Why Is Playground Equipment Important in Developing Countries?

In 2014, my friends, colleagues, family, and I have installed playground equipment in Ecuador, Peru, Ethiopia, Uganda, Cambodia, and the Navajo Nation.  In the last 6 years in Uganda alone, we have installed swing sets and other playground equipment at over 30 sites.  Installing playground equipment is important for a variety of reasons.

Installing Playground Equipment at a School near Lira, Uganda

Installing Playground Equipment at a School near Lira, Uganda

A group working in Kenya called Grassroots Alliance for Community Education (G.R.A.C.E.) recently published a promotion that explains why outdoor playgrounds and recreational activities are important:

Article 31 of the United Nation Convention on the Rights of the Children states that countries should recognize the right of children to rest, leisure, play and recreational activities and to participate freely in cultural life and the arts.

Play is a means of developing the skills needed in adult life, as it helps children interact with each other, develop language, learn how to set and adhere to group rules and develop physically.

A [large] number of poverty stricken children are forced to engage in farm work and heavy domestic work.  [And I would add activities like rock crushing.]  This is compounded by the shortage of safe spaces within the communities where children can play and interact in a relaxed and meaningful way.  These factors are major obstacles to exercising their right to play, rest and recreation.

During our January 2015 trip to a community in Rwenzori Mountains of western Uganda, we installed a 4-seat swing set.  I recently received the following email from the community leader:

Due to the installation of the swing set in the school, the number of students has increased from 240 to 287 this first term of 2015. My finding therefore is that there is high competition of pupils for the swing set during playing hours. And so there is also a need of another type of game to occupy some of the pupils during play hours.

So swing playground equipment in developing countries can serve as important kid-magnets, encouraging younger students to stay in school.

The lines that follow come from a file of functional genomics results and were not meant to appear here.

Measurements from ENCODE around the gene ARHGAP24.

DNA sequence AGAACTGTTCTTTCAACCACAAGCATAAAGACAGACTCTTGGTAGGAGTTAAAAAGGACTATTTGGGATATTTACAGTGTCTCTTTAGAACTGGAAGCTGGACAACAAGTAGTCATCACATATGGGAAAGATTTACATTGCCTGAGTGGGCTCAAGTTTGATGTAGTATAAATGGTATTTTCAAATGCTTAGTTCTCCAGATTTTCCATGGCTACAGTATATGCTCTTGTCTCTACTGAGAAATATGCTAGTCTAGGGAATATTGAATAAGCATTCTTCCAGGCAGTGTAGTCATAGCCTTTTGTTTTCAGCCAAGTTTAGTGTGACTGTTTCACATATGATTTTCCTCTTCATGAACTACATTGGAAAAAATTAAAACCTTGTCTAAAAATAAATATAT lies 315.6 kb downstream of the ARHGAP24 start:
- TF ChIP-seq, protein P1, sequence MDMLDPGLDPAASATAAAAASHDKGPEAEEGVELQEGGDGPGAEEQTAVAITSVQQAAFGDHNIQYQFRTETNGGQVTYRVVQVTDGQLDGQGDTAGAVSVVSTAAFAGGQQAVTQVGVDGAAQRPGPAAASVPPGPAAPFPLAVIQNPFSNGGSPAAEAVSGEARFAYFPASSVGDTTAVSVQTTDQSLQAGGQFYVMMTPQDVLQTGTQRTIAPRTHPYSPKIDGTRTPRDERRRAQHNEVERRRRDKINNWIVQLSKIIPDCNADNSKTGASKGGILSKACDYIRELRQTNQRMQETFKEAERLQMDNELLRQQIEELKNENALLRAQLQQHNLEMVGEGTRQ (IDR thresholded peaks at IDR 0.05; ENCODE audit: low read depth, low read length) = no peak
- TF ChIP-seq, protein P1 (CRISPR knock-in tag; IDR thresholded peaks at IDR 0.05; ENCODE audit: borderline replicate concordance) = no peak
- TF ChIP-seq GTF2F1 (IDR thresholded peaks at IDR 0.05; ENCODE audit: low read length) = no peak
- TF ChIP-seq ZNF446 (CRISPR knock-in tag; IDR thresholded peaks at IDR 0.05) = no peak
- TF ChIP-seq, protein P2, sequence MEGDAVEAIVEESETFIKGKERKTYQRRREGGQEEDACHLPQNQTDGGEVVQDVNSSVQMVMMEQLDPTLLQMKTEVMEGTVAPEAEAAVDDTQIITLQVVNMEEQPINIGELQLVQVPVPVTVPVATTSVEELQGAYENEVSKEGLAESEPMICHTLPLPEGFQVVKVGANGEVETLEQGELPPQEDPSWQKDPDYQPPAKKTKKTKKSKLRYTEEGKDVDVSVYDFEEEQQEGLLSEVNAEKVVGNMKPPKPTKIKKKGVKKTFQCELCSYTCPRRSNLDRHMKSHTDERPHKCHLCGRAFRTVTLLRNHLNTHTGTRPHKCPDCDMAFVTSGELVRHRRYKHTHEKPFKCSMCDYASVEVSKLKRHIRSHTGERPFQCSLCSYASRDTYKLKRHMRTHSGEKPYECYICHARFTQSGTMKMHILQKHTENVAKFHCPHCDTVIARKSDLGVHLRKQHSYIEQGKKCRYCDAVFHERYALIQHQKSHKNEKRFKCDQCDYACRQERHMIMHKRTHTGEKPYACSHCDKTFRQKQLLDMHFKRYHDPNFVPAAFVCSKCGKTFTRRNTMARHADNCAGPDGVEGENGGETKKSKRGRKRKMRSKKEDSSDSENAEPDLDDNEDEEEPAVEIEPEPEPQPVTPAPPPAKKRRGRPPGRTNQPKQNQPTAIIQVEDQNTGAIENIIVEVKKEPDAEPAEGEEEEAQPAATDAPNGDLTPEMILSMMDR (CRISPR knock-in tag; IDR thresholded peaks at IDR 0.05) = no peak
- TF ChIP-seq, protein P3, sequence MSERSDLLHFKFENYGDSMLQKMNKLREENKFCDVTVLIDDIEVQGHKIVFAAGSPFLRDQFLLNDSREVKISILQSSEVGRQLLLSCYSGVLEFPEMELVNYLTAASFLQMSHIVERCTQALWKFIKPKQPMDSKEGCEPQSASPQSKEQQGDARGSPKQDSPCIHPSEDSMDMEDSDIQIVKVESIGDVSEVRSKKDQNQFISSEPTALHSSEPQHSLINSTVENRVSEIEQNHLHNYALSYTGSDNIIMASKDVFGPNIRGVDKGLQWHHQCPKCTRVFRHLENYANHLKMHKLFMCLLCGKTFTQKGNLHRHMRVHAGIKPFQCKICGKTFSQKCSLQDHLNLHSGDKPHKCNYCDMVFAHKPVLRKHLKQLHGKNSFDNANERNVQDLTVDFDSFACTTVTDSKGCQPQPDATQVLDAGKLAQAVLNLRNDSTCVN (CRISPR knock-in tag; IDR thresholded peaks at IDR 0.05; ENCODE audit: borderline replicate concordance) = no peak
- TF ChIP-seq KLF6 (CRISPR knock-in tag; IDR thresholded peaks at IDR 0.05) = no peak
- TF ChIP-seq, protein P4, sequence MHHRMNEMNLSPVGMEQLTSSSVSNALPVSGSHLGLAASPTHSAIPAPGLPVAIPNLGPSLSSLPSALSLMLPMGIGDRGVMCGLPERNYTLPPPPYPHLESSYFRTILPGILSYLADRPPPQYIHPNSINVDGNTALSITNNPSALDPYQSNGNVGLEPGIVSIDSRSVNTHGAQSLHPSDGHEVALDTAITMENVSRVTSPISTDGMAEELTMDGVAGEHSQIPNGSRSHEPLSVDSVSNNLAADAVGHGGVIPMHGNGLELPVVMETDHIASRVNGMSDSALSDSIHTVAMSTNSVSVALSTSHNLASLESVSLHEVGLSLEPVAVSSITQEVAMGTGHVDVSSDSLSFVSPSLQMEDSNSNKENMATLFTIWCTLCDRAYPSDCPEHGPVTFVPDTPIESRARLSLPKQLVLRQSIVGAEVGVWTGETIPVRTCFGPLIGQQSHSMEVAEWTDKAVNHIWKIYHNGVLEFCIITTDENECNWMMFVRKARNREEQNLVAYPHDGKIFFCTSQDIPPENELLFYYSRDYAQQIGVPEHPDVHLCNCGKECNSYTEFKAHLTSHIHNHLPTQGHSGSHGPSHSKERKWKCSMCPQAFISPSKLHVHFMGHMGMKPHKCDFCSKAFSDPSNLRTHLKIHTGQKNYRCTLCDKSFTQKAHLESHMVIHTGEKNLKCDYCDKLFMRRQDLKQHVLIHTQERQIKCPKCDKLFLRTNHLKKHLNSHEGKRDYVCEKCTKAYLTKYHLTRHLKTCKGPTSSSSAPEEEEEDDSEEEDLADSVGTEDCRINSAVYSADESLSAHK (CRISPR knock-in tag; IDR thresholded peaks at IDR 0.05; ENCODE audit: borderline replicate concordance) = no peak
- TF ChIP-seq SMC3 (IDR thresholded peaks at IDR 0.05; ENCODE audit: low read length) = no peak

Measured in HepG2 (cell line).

Installing a Swing Set at a School in Kyarumba, Uganda

Installing a Swing Set at a School in Kyarumba, Uganda

In my humble opinion, the value of installing playground equipment in developing countries is seriously undervalued.

This entry was posted in Africa, ethiopia, Playground, Social Justice, Sports, uganda and tagged , , , . Bookmark the permalink.

3 Responses to Why Is Playground Equipment Important in Developing Countries?

  1. Nathan says:

    Nice article and I agree playground equipment is important. Do you have any suggestions for types of equipment? I’m construction manager for UNICEF Rwanda and we’ve been adding playground equipment (a slide, merry-go-round, swing set, and teeter totter) to our early childhood development centres. The kids love them, but they haven’t been lasting very long. Swing sets all over the country have the seats missing and the chains tied in knots. Teeter totters have broken handles. The metal on slides starts to come un-welded and rust. Most merry-go-rounds break quickly from 20 to 30 children piling on simultaneously. Etc. We’re having the equipment made in country and of course are very limited in our options and quality available. We’re using hard wooden seats for slides despite them being a hazard for small children because no plastic options exist (though we have tire seat prototype testing now). Considering now switching to all non-conventional equipment with things that are guaranteed to last and are meant for lots of kids at the same time since the idea of one child on a swing will never work in our context. Any suggestions / lessons learned?

  2. rogerdhansen says:

    I’m headed for Uganda on May 27th. Any interest in meeting up? I have some work I would like to do in southern Uganda. The border and Kilgali are nearby.

    I build the swings out of pipe 2-3/8 inch outside diameter (preferable schedule 40). I have the corner connectors made in Uganda. I’ve had reasonably good luck with those. The swing seat hangers are a different matter. On my upcoming trip, I’m bringing a bunch with me. In Ecuador, I saw swing seats made of cloth and/or rubberized belt material. They were strong and safe. I’m just not sure I can find the belt material in sub-Saharan Africa. Right now, I’m using wooden seats in Uganda and getting the corners rounded.

    The principal problem I’ve had is finding pipe that is strong enough. The pipe I have found is strong enough for the legs, but occasionally not strong enough for the horizontal bar. I going to try and find schedule 40 pipe in Kampala. I’ve had no problem finding chain.

    Thus the problems: 1. strength of the horizontal pipe, 2. quality of the swing seat hangers. 3. quality and potential concern of wooden seats. We’ve constructed over 30 swing sets in Uganda and the vast majority are in good working repair, requiring only occasional minor repairs.

    If you have stuff shipped from Europe, United States, or China, could we share a shipment? My email is: rogerdhansen45@gmail.com

  3. tom gill says:

    Hi Guys,

    I have just found your blog online. I run a charity base din Uganda called East African Playgrounds. We have built over 100 playgrounds there and have a playgrounds builds team and two work shops building over 100 designs. If you want any help, especially with pipe and/ or hangers then let me know as we will be able to help. My email is tom@eastafricanplaygrounds.org , number in Uganda is +256781678932. Check out our website and facebook pages to see what we do and if you like it lets do something together.


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